Agency says cancer drugs ‘not cost effective’

HSE to decide whether to make new treatments for lung, breast cancer available

Prof John Crown, who said the decision not to make crizotinib available on the high tech drugs scheme “a really big mistake”. Photograph: Bryan O’Brien/The Irish Times

Prof John Crown, who said the decision not to make crizotinib available on the high tech drugs scheme “a really big mistake”. Photograph: Bryan O’Brien/The Irish Times

Thu, Aug 29, 2013, 01:00


Two new cancer treatments should not be made available to Irish patients, the body charged with assessing the cost effectiveness of medicines has ruled.

The HSE will now have to decide whether to uphold the finding that crizotinib, used to treat lung cancer, and pertuzumab, for breast cancer, should not be made available to Irish patients on grounds of cost effectiveness. It may seek price reductions from their manufacturers.

The decision by the National Centre for Pharmacoeconomics (NCPE) is likely to trigger a repeat of earlier controversies that saw Minister for Health James Reilly intervene to ensure that other drugs were made available to people with cancer and cystic fibrosis despite failing the cost effectiveness test.

Oncologist Prof John Crown labelled the decision not to make crizotinib available on the high tech drugs scheme “a really big mistake”.

He said the drug, which is used to treat a minority of patients with non-small cell lung cancer, represented a “major advance” in an area where, historically, there had been great difficulty developing effective treatments.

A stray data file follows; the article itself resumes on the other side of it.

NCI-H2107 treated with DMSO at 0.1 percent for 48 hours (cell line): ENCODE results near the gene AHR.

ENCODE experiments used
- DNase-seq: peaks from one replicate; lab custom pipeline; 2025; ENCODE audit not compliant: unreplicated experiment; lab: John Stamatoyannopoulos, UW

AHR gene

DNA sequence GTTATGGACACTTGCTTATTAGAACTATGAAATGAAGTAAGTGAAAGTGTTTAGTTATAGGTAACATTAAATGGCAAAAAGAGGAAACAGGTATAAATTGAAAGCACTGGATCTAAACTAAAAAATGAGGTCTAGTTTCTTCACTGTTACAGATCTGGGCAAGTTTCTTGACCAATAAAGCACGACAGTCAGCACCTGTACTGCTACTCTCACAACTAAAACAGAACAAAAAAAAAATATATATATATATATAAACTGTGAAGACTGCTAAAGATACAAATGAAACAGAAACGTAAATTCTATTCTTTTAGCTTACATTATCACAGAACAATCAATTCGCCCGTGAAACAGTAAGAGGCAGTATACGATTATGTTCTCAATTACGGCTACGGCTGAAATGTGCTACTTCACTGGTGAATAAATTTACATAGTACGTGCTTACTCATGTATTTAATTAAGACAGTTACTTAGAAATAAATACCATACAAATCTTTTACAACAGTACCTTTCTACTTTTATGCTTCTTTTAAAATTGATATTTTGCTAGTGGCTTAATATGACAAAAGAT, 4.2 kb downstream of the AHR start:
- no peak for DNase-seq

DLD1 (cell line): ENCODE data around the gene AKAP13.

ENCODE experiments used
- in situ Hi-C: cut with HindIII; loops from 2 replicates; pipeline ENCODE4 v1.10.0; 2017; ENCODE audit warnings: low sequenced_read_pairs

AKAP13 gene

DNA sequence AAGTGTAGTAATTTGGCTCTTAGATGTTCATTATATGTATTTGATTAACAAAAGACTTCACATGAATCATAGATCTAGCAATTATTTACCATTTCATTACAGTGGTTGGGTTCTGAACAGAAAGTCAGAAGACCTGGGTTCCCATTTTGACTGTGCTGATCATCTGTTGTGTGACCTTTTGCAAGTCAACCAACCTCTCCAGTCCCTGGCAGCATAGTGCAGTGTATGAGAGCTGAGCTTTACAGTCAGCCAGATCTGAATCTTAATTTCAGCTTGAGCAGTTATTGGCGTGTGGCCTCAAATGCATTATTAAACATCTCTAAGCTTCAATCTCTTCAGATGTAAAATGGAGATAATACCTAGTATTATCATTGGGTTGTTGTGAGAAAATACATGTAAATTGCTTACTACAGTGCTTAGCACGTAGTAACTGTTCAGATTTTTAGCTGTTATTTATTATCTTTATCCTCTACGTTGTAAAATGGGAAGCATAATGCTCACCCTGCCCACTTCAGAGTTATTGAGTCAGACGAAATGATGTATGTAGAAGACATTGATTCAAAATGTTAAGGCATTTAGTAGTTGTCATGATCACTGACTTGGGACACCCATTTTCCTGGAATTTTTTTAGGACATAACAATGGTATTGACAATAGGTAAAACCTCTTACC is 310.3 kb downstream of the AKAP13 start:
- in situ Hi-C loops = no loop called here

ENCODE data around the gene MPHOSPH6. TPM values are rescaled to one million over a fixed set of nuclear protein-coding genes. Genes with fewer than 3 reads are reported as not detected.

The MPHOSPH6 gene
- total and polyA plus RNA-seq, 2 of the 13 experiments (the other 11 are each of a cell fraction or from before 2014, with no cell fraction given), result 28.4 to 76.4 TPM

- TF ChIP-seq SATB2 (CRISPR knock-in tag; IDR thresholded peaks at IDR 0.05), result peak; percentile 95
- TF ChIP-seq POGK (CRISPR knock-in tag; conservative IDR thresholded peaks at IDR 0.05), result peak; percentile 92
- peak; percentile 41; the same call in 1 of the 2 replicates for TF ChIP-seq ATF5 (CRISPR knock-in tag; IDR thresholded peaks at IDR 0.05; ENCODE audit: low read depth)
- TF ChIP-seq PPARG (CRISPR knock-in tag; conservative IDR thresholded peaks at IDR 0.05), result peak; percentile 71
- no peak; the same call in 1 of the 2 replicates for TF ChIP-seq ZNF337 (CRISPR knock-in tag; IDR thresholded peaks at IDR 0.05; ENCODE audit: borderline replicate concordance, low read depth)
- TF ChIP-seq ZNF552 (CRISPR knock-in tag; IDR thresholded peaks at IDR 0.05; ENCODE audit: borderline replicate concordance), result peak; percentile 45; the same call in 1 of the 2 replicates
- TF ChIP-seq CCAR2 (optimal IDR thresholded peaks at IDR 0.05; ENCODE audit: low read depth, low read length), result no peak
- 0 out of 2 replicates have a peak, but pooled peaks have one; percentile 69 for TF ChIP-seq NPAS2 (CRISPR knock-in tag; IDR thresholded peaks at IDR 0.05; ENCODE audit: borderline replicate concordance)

“There’s nothing else that works on these patients,” he pointed out.


Survival rates unaffected
The NCPE study found that, while the drug significantly lengthened the time during which patients’ cancers did not worsen, there was no significant benefit in terms of overall survival. Crizotinib costs almost €50,000 per patient for an eight-month course of treatment.

The number of patients expected to avail of the drug was projected to rise from 16 this year to 36 in 2017, and the net cost to the exchequer over five years was estimated at about €5 million.

“We do not consider the health benefit to be sufficient to justify the proposed price,” the centre ruled.

Pfizer, which makes the drug, urged that it still be considered for reimbursement. “Current processes for asessing cost-effectiveness are very limited for evaluating end of life medicines for use in very small patient populations,” managing director Paul Reid said.

Prof Crown said he had “some sympathy” for the NCPE’s decision to rule against pertuzumab, which it is proposed would be given as part of a triple therapy including herceptin and another drug.

“It’s disappointing, but I can understand the decision at the end of the day, given the data that is available,” he said.


Triple therapy
Pertuzumab, which is used to treat adults with HER2-positive breast cancer, costs about €74,000 per patient for an 18-month course of treatment. It would cost the health service about €39 million over five years to treat 130 patients, separate from the cost of the other two drugs involved in the triple therapy.

The treatment significantly increases the progression-free survival for patients and also helps to improve overall survival rates. “We accept that it works but it’s too expensive,” said NCPE director Dr Michael Barry.

The Irish Cancer Society said patients could benefit if a dialogue on cancer drug prices were to begin.

If the outcome of the debate was a reduction in prices, the NCPE would be able to approve a greater volume of clinically significant treatments, it said.